Be forewarned, Ninja Gaiden will test you like few others. Jaquio; his pet dog, Kelbeross; and the "Malice Four" — Jaquio's crew of "killer B's" (Barbarian, Bomberhead, Basaquer, Bloody Malth) will stand in Ryu's way, no doubt, but the real challenge is actually being able to pass through the stages to reach these major bosses.
The stages are crawling with a motley crew of crazed henchmen, ranging from what appears to be football players (seemingly misplaced or lost from Tecmo Bowl - its signature football title of the time), mutated figures and ghastly wraiths to beady-eyed bats that are nearly undetectable, until an ill-timed jump; big cats leaping over ledges and those aforementioned kamikaze-crazed birds shrieking by.
It's not the quantity of foes, though, that makes Ninja Gaiden so difficult; it is the tricky patterns and nonstop respawnings, especially over pits that must be perfected. A majority of the game's malevolent menaces materializing out of the ether, especially in the final stages, seem hellbent on ricocheting Ryu into the great unknown without a safety net.
Perhaps the under
statement of the year!
With each of these stinging stoppages in the action, the crackled shell of the most composed gamer begins to give way. To further intensify the angst, the fast tempo soundtrack ticks down at a break-neck pace, like a fuse burning down to the bomb, subconsciously boring into the player's mind.
To overcome Ninja Gaiden, one has to quiet the environment. One has to quickly regroup and let go of the aggravation that can and will consume you; one's mettle must reach a zen-like state to let go and march forward, or else one will be doomed trying to exact vengeance. (Like Battletoads, memorization of the patterns of enemy attacks and power-ups under high-speed, pressurized gameplay is imperative.)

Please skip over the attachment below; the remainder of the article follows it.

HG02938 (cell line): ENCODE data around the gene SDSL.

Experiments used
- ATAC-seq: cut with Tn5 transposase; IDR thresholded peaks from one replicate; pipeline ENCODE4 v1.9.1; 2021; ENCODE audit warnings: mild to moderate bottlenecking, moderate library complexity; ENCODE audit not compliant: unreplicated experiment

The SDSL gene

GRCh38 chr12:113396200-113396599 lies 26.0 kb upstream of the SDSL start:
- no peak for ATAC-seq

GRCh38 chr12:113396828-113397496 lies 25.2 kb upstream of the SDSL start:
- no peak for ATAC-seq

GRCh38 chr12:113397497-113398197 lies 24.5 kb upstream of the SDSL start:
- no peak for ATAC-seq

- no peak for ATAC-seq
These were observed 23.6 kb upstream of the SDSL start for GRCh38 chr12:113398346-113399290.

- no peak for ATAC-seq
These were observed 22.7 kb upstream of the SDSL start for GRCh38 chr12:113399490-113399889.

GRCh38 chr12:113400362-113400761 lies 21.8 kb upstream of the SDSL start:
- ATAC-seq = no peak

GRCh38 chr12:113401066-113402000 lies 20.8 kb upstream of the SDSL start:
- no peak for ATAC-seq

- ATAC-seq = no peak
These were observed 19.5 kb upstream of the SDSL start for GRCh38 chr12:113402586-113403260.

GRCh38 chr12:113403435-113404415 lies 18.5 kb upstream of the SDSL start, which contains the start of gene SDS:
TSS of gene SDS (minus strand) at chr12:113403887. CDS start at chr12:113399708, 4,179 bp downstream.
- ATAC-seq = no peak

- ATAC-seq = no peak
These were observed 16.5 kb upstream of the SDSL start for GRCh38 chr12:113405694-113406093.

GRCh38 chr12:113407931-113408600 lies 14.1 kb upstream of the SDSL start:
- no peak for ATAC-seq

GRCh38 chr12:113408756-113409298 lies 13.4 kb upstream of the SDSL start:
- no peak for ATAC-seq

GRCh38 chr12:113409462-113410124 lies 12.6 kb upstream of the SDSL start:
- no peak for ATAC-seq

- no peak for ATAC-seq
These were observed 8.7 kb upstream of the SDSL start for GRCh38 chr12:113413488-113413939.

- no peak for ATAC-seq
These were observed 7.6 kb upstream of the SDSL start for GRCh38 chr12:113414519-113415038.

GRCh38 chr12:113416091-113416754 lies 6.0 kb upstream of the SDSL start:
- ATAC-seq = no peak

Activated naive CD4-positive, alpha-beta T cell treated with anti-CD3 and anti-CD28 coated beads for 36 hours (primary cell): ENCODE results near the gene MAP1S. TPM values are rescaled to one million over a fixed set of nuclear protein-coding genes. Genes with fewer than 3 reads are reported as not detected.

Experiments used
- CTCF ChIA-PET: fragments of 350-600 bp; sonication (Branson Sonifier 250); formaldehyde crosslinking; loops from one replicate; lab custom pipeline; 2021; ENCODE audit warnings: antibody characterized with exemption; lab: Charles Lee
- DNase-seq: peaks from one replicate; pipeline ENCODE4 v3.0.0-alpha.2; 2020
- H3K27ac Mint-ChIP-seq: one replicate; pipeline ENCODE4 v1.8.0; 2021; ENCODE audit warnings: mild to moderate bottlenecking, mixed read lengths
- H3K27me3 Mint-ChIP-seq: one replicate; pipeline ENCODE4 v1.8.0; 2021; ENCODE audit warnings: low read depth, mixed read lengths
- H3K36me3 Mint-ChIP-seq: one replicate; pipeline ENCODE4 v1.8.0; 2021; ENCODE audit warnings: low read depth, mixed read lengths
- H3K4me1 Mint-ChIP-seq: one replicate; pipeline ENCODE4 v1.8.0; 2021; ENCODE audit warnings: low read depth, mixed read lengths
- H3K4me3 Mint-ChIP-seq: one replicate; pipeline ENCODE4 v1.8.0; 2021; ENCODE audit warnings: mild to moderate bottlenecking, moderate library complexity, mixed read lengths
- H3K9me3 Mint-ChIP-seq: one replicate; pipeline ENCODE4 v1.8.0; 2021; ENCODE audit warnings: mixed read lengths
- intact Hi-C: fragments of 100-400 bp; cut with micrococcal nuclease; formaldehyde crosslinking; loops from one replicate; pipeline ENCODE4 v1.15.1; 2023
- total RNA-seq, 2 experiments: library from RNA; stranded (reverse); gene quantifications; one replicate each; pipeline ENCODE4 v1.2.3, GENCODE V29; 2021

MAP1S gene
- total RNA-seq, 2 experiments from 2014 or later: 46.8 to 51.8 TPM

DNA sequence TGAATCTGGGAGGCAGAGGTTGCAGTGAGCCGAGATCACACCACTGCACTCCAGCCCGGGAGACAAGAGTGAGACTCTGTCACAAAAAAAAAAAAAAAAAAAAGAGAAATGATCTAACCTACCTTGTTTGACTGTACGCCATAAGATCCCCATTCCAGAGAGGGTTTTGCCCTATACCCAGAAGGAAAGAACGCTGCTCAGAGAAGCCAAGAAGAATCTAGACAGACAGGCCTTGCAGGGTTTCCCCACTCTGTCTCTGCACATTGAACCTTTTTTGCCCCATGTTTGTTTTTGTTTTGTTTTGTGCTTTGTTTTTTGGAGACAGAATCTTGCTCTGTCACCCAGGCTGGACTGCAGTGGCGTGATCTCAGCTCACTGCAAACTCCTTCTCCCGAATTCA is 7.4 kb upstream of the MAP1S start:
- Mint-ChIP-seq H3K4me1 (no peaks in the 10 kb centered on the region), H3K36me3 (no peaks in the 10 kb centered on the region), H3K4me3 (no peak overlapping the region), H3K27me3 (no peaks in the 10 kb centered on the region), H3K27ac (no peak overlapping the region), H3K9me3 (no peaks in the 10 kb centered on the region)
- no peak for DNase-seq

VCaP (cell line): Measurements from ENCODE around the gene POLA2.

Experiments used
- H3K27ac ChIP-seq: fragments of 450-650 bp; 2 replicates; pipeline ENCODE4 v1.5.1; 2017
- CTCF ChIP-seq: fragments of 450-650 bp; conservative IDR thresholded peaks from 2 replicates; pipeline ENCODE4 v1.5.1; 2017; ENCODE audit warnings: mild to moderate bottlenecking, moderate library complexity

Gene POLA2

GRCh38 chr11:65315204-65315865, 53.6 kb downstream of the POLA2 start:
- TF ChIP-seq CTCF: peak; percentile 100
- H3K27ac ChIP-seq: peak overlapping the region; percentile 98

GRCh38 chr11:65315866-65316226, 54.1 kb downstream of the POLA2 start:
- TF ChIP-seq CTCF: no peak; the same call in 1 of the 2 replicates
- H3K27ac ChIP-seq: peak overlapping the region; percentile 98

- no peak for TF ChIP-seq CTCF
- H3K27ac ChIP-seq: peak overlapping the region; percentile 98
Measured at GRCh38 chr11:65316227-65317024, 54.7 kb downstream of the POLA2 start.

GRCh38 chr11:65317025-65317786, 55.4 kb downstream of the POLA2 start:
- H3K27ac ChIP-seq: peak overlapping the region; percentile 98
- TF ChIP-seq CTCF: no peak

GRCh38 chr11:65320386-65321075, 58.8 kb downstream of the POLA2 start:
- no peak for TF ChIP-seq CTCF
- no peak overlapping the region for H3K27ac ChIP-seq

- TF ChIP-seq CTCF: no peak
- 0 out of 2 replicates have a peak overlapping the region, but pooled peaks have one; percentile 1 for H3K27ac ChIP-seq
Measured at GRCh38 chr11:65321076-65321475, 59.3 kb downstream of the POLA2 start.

You must quickly become a convert and true-believer of the adage, "Look before you leap." Each jump is a split-second deathtrap, so the player must learn to make precalculated moves, almost like chess, to lure out the would-be perpetrators.
's unforgiving learning curve and difficulty can make this game feel like it's for the birds.
On the upside, Ninja Gaiden isn't all gloom and doom; the game does throw Ryu a few bones, with perhaps the biggest gift coming in the form of unlimited continues. Even with this gracious gift, though, the most worthy ninja will wish for more, as he/she will undoubtedly, rotate through several just to catch a glimmer of hope of ever revealing the game's climactic ending.
The other nod of sympathy that the programmers and designers share comes in the form of power-up items that appear at regular intervals across the game's many stages. Konami's Castlevania hid its power-ups in candles in much the same manner; however, candles are swapped out for lanterns, lamps, birds, spiders, dragonflies and sundry other objects in Ninja Gaiden.